Six months in, two challenges could define Biden’s presidency

Six months into his first term, President Biden is finding himself faced with two major domestic challenges: getting both parts of his infrastructure plan passed and handling the resurgence of the COVID-19 pandemic.

Whether or not the president can succeed in handling each of these crises individually and collectively will determine whether Democrats can maintain control of their unified government in the 2022 midterms.

Since Wednesday, bipartisan infrastructure talks have been trapped in limbo. Senate Republicans blocked moving forward on the debate over the bipartisan bill, which they say is because the terms of the legislation are still being negotiated.

Indeed, issues still linger over funding mechanisms for the bill, and the clock is ticking until the Senate’s August recess — the deadline the Democratic leadership has set to pass the bipartisan infrastructure bill, along with their $3.5 trillion budget reconciliation bill.

By tying the two bills together, Biden and the Democratic leadership are engaging in a tricky and potentially detrimental tactical balancing act.

The $3.5 trillion proposal would vastly expand governmental social, environmental, educational, and healthcare programs, all of which would be paid for by tax increases on the wealthiest Americans and American businesses. The proposal is staunchly opposed by Republicans, and moderate Democrats will likely only support the reconciliation bill if the bipartisan infrastructure bill is passed first — if even then.

Biden and Schumer need 50 Democratic votes in the Senate to pass the $3.5 trillion plan through budget reconciliation. Thus, they need all Senate Democrats — including moderates like Sens. Joe Manchin (D-W.Va.) and Kyrsten Sinema (D-Ariz.) — to get on board.

Yet, if the tenuous bipartisan deal falls apart, Schumer almost certainly won’t be able to get Manchin, Sinema, and other moderate Democrats to sign onto the massive reconciliation bill. Thus, the Democrats’ maneuver could easily backfire and leave Biden with nothing: No reconciliation bill and no bipartisan infrastructure deal.


In addition to infrastructure, Biden is also finding himself faced with the resurgence of the COVID-19 pandemic. COVID-19 cases are once again rising across the country as the more contagious delta variant spreads.

Though a strong majority of new cases are concentrated in areas with low vaccination rates, there is also concern about breakthrough cases of COVID-19 among fully vaccinated Americans.

These latest developments have led to major U.S. cities like Los Angeles to reinstate indoor mask mandates, and has led the Centers for Dions crisis. The administration’s mixed — and arguably misleading — messaging on the effectiveness of vaccines was evident during a presidential town hall on Wednesday night, when Biden was asked questions about vaccinations and the new variant.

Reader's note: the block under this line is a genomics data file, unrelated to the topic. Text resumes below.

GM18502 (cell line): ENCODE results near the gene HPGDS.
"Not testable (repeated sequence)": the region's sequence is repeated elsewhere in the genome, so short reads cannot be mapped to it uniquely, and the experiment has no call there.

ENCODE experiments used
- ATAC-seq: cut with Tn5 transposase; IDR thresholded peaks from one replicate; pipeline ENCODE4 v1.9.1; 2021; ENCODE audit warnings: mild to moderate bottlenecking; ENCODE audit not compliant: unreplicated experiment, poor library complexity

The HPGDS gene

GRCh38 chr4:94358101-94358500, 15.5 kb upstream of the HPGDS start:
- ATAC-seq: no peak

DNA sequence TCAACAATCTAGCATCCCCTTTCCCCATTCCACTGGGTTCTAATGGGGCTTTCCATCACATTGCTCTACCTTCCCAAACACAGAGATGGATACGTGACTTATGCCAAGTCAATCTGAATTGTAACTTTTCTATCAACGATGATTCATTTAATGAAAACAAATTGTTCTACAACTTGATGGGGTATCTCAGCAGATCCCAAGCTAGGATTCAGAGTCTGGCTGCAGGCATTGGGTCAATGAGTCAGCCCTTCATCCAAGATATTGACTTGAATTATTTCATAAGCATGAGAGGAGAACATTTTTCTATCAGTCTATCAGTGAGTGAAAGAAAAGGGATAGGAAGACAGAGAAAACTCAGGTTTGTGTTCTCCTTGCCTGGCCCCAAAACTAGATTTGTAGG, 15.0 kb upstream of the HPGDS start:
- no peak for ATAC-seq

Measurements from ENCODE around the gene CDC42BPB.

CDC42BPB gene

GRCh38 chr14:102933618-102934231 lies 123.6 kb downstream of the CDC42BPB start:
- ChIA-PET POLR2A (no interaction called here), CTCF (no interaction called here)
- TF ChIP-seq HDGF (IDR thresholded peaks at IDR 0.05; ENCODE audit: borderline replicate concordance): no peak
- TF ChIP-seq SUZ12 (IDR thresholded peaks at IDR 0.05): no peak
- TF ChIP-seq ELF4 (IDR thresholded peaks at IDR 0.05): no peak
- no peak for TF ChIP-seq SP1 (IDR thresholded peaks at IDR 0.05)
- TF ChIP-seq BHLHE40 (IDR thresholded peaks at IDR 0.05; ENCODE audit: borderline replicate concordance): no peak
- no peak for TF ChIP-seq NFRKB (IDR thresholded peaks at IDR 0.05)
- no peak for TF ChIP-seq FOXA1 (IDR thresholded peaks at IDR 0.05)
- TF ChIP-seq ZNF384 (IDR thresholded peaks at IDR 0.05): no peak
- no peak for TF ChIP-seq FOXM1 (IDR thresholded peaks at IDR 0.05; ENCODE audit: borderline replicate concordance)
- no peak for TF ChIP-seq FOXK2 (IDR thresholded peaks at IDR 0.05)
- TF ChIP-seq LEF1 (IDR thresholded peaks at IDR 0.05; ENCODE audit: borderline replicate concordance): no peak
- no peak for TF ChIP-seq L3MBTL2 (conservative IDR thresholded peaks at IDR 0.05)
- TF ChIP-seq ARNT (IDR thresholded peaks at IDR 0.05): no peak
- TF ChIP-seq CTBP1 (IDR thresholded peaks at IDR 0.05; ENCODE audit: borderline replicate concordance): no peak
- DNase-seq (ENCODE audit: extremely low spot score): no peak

Biden’s answers even prompted Dr. Leana Wen, a CNN medical analyst, to criticize the president for mischaracterizing the effectiveness of the vaccines.

“I was actually disappointed by President Biden’s…answers tonight because I actually thought that he was answering questions as if it were a month ago,” Wen said, following CNN’s Anderson Cooper’s observation that some of Biden’s assertions were “factually wrong.”

“He’s not really meeting the realities of what’s happening on the ground,” Wen said in reference to the rise in cases across the U.S. as a result of the Delta variant.

In terms of the healthcare-related challenges of this resurgence, the Biden administration is now faced with an urgent call to get booster shots for the COVID-19 vaccines approved under FDA Emergency Use Authorization — which vaccine manufacturers say would ultimately reduce the risk of breakthrough infections, and prolong the effectiveness of the vaccines.

To that end, the next critical step for the Biden administration is to ensure that these booster shots get approved under EUA — and likewise, that the original three vaccines receive full FDA approval — so that the vaccines can continue saving American lives.

Vaccinations have become the key to freedom for Americans, which was made possible in large part by the innovative developments of Pfizer-BioNTech, Moderna, and Johnson & Johnson. Yet, current vaccines appear to be less effective against the Delta variant than against previous strains.

But, as pharmaceutical innovation leads to the development of better and more effective inoculation against the new variants, it is inevitable that these boosters will be widely available and deployed.

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